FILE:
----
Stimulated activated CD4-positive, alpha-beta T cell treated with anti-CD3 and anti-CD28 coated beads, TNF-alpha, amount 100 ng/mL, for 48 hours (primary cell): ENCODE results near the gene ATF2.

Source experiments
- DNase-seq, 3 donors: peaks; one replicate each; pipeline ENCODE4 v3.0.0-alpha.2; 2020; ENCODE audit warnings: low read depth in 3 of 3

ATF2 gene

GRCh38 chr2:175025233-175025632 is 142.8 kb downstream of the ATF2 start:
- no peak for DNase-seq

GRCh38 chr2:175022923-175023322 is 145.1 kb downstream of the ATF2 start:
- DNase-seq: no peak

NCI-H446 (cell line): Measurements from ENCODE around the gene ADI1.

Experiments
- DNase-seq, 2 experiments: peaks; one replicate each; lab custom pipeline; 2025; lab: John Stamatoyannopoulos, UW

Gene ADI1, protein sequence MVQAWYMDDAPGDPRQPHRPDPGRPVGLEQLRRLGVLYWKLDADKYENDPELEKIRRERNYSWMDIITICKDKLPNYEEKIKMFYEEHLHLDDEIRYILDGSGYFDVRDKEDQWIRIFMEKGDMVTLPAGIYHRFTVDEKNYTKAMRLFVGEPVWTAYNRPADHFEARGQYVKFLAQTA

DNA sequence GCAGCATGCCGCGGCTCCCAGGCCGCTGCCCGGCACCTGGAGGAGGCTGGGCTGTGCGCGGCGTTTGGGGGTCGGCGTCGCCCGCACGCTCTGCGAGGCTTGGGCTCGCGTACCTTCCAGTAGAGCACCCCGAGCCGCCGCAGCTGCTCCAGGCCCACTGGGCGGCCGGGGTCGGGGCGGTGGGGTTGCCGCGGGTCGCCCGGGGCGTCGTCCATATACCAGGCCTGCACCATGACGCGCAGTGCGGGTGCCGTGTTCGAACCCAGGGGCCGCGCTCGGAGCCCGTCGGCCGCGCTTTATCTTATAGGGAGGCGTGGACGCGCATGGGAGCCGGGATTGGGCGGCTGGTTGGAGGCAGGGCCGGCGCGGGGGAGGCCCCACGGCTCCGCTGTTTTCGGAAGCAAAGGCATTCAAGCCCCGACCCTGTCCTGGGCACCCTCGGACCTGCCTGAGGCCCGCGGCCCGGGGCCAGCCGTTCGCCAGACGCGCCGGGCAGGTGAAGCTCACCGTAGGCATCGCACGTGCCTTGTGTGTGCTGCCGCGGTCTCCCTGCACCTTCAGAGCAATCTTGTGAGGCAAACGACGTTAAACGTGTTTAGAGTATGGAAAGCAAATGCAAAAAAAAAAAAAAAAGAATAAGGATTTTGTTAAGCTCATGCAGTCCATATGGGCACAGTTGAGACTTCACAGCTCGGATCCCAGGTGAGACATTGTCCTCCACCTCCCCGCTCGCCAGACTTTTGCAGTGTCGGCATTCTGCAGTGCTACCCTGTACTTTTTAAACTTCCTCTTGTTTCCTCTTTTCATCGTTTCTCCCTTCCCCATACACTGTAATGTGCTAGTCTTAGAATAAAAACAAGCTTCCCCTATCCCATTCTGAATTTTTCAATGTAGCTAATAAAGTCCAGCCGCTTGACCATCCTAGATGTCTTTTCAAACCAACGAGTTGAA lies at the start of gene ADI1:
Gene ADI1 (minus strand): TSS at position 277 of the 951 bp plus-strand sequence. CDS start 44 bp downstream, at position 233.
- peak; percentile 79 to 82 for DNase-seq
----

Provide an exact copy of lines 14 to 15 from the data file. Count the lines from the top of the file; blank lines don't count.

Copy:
Gene ADI1 (minus strand): TSS at position 277 of the 951 bp plus-strand sequence. CDS start 44 bp downstream, at position 233.
- peak; percentile 79 to 82 for DNase-seq